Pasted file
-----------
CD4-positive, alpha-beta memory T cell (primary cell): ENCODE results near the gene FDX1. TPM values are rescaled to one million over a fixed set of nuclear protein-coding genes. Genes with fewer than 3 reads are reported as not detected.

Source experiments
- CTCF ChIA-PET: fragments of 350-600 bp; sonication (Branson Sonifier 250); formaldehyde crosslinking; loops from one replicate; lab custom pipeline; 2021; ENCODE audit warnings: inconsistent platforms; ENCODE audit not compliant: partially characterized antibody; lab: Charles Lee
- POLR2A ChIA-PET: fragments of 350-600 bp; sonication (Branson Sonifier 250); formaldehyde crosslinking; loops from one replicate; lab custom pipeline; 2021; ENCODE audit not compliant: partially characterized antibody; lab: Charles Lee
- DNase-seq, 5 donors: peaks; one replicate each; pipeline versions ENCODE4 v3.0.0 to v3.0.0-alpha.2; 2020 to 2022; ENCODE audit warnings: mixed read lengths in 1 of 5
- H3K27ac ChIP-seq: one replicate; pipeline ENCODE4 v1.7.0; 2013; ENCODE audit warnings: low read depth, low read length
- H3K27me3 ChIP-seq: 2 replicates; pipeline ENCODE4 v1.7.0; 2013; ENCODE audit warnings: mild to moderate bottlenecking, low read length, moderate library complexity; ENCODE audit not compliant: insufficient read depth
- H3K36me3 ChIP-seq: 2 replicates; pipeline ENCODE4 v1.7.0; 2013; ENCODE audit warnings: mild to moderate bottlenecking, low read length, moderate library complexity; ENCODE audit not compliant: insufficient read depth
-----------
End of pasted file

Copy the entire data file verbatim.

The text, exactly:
CD4-positive, alpha-beta memory T cell (primary cell): ENCODE results near the gene FDX1. TPM values are rescaled to one million over a fixed set of nuclear protein-coding genes. Genes with fewer than 3 reads are reported as not detected.

Source experiments
- CTCF ChIA-PET: fragments of 350-600 bp; sonication (Branson Sonifier 250); formaldehyde crosslinking; loops from one replicate; lab custom pipeline; 2021; ENCODE audit warnings: inconsistent platforms; ENCODE audit not compliant: partially characterized antibody; lab: Charles Lee
- POLR2A ChIA-PET: fragments of 350-600 bp; sonication (Branson Sonifier 250); formaldehyde crosslinking; loops from one replicate; lab custom pipeline; 2021; ENCODE audit not compliant: partially characterized antibody; lab: Charles Lee
- DNase-seq, 5 donors: peaks; one replicate each; pipeline versions ENCODE4 v3.0.0 to v3.0.0-alpha.2; 2020 to 2022; ENCODE audit warnings: mixed read lengths in 1 of 5
- H3K27ac ChIP-seq: one replicate; pipeline ENCODE4 v1.7.0; 2013; ENCODE audit warnings: low read depth, low read length
- H3K27me3 ChIP-seq: 2 replicates; pipeline ENCODE4 v1.7.0; 2013; ENCODE audit warnings: mild to moderate bottlenecking, low read length, moderate library complexity; ENCODE audit not compliant: insufficient read depth
- H3K36me3 ChIP-seq: 2 replicates; pipeline ENCODE4 v1.7.0; 2013; ENCODE audit warnings: mild to moderate bottlenecking, low read length, moderate library complexity; ENCODE audit not compliant: insufficient read depth